Labor, FG deadlocked on new minimum wage implementation again


A meeting of the Joint National Public Service Negotiating Council (JNPSNC) and the Federal Government deadlocked again yesterday, as they failed to agree over relativity and consequential adjustment for the implementation of the new minimum wage.


JNPSNC general secretary of the Trade Union Side, Alade Lawal, told reporters yesterday that organized labor would decide on the next line of action on the issue of the minimum wage. “The meeting is deadlocked. We found out that the Federal Government officials are not serious about it at all. We are suspecting foul play or a hidden agenda somewhere. “We have decided to report the development to our principals, including the Labor unions. Nigerians will be adequately briefed of our next line of action very shortly, he said.


Chairman of the Labor team, Simon Anchaver, said the labor negotiating team had also resolved to write to the Nigeria Labor Congress and the Trade Union Congress (TUC) to seek their advice to consider industrial action. He said government’s foot-dragging was an invitation for industrial action since workers were already engulfed in fear; whether their accumulated arrears would be paid after the talks.


The Head of Service, Winifred Oyo-Ita, chaired the meeting, and the acting chairman, National Salaries, Incomes and Wages Commission, was the secretary of the negotiating council.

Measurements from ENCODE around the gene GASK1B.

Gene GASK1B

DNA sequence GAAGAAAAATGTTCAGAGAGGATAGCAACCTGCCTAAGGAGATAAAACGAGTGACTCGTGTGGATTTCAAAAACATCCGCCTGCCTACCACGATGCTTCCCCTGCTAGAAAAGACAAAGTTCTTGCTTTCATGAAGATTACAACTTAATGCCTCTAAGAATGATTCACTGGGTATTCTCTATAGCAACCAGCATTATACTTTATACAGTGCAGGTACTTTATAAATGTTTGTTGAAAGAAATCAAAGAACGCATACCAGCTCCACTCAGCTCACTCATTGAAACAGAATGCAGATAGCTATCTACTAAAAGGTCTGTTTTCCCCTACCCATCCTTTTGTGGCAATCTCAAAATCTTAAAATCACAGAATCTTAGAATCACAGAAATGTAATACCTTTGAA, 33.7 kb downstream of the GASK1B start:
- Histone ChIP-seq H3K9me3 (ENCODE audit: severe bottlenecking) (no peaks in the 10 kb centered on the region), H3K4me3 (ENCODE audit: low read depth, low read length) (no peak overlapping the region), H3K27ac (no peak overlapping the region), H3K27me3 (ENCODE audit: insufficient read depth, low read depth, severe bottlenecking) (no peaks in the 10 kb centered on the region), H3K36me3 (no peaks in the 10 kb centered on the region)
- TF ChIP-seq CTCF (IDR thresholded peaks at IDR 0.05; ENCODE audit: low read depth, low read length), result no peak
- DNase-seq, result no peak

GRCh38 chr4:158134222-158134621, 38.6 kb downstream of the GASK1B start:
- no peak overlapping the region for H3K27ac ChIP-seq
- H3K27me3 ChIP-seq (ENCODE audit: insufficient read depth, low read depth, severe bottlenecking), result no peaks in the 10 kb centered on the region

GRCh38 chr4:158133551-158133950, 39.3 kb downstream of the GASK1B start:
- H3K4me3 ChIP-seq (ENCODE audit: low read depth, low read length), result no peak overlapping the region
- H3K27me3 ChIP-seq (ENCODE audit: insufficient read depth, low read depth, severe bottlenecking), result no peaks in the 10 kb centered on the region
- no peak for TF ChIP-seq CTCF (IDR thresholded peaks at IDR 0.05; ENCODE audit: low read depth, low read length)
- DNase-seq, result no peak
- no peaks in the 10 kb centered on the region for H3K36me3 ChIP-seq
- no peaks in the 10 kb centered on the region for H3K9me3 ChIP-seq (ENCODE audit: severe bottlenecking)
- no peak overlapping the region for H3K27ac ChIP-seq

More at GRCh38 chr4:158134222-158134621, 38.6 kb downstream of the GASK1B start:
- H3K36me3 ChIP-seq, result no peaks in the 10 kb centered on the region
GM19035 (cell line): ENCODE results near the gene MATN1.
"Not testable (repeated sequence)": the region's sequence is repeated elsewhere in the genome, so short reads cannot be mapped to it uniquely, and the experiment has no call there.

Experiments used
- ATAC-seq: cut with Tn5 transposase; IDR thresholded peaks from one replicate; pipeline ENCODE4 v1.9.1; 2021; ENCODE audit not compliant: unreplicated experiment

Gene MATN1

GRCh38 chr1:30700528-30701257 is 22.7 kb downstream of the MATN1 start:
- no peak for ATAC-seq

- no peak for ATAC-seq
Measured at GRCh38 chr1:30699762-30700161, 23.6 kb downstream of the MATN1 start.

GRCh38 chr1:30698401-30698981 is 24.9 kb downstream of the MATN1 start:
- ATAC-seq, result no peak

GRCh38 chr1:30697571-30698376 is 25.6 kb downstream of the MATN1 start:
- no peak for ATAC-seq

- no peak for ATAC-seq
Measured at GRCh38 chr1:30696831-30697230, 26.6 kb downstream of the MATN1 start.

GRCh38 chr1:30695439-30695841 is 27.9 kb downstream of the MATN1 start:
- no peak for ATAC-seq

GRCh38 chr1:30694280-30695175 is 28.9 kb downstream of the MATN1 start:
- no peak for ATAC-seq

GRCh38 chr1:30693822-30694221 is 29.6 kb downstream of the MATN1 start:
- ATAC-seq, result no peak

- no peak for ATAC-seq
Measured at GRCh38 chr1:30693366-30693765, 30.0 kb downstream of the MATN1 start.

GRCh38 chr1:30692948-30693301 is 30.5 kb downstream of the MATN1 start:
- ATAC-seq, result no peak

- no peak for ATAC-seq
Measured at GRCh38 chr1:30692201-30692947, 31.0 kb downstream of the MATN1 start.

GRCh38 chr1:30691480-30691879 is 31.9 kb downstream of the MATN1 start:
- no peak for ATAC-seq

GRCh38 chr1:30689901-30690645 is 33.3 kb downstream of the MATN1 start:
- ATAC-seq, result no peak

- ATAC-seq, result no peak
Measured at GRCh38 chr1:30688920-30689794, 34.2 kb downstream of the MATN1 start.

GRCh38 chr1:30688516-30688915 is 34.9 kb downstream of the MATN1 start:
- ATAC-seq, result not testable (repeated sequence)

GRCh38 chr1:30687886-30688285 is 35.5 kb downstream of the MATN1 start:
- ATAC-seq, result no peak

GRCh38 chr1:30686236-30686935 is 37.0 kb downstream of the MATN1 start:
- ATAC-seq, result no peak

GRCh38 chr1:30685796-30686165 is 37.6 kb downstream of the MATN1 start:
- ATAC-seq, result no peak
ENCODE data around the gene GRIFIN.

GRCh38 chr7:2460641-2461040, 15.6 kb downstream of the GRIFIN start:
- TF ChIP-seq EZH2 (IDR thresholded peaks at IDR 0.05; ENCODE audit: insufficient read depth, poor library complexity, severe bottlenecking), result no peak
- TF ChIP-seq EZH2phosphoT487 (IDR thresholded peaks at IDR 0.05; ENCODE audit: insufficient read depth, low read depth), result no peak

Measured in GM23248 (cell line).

The new minimum wage bill was signed into law by President Muhammadu Buhari in April. However, deliberations continued as the issue of relativity/consequential adjustment of salaries persisted.


The Federal Government had on May 14 inaugurated the Relativity/Consequential Adjustment Committee, which in turn set up a technical sub-committee to work out the template for the adjustment of salaries of public service employees.


In a meeting between the government and labor last month, the former proposed a 10% increment for Level seven to 14 and a 5.5% increment for level 15 to 17.


The immediate past chairman, National Salaries, Incomes and Wages Commission, Richard Egbule, had attributed the delay in the implementation of the “consequential adjustment” of the N30,000 new minimum wage to the unrealistic demands of labor unions. Egbule explained that the current demand of the labor unions would raise the total wage bill too high, hence the government could not accept their proposed salary adjustments.


But labor turned down government’s offer, proposing a 30% increase for levels seven to 14 and 25% for levels 15 to 17. The JNPSNC declined the offer, saying that since the increase in wage from N18,000 to N30, 000 was 66%, they wanted 66% increment across the board for all workers.